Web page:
A short drive north of Dorgali, the fairy-tale-like Grotta di Ispinigoli is a veritable forest of glittering rock formations, including the world's second-tallest stalagmite (the highest is in Mexico and stands at 40m). Unlike most caves of this type, which you enter from the side, here you descend 60m inside a giant 'well', at whose centre stands the magnificent 38m-high stalagmite. You can admire the tremendous rock formations, many of them sprouting from the walls like giant mushrooms and broccoli.
Discovered by a shepherd in 1950, the caves weren’t explored in earnest until the 1960s. A deep network of 15km of caves with eight subterranean rivers has since been found. Cavers can book tours of up to 8km through one of the various tour organisers in Dorgali or Cala Gonone. Nuraghe artefacts were discovered on the floor of the main well, and Phoenician jewellery on the floor of the second main ‘well’, another 40m below. On the standard tour you can just peer into the hole that leads into this second cavity, known also as the Abbisso delle Vergini (Abyss of the Virgins). The ancient jewellery found has led some to believe that the Phoenicians launched young girls into the pit in rites of human sacrifice.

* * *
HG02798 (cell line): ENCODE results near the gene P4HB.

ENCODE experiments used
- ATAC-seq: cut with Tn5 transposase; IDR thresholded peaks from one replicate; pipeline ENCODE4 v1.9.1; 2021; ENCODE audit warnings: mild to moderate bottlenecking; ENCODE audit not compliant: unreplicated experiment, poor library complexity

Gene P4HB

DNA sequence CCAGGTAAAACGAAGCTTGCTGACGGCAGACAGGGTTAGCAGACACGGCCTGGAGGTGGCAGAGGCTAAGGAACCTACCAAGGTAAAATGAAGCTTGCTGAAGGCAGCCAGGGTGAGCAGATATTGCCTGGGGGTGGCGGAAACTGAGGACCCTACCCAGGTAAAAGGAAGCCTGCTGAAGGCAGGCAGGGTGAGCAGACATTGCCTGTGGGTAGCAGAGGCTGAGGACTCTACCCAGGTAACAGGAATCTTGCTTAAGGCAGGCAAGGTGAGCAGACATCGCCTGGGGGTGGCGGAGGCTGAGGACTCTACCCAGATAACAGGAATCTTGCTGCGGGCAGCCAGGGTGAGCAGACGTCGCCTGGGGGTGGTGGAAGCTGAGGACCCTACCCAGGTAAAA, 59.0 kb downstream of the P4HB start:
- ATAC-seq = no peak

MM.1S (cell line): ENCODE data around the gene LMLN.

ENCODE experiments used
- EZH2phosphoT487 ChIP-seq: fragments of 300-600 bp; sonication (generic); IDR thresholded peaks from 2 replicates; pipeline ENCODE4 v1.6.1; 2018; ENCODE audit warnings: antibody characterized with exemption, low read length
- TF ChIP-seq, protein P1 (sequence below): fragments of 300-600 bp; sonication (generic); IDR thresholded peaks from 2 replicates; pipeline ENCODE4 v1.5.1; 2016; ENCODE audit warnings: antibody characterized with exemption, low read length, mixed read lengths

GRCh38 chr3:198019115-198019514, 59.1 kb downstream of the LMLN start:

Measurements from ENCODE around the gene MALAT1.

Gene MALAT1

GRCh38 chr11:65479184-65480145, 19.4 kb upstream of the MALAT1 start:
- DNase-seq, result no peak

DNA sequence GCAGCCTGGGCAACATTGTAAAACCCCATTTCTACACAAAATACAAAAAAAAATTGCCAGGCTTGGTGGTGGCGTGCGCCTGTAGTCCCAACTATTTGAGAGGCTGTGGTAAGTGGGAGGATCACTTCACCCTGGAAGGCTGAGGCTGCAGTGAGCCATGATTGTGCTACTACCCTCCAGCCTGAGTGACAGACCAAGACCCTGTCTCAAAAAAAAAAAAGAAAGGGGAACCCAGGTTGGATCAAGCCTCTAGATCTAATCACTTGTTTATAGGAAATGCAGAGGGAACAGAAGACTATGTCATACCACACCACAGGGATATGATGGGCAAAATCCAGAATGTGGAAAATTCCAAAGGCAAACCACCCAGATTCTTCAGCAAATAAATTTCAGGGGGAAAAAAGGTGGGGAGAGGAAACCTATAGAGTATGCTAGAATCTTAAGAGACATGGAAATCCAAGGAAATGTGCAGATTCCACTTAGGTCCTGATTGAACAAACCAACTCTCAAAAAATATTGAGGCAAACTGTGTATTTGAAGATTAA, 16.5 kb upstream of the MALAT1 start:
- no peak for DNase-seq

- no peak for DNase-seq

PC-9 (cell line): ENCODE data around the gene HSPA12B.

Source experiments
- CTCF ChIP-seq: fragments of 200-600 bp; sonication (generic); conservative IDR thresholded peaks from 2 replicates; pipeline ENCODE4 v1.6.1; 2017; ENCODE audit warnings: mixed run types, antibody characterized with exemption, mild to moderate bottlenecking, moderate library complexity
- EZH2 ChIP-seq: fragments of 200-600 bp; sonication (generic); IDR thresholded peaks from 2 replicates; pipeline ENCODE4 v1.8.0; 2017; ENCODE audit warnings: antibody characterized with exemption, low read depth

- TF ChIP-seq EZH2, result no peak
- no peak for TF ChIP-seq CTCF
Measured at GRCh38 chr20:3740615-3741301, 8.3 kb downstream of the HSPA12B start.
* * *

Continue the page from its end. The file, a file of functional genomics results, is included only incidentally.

Forget the souvenir snapshots – photography is not permitted.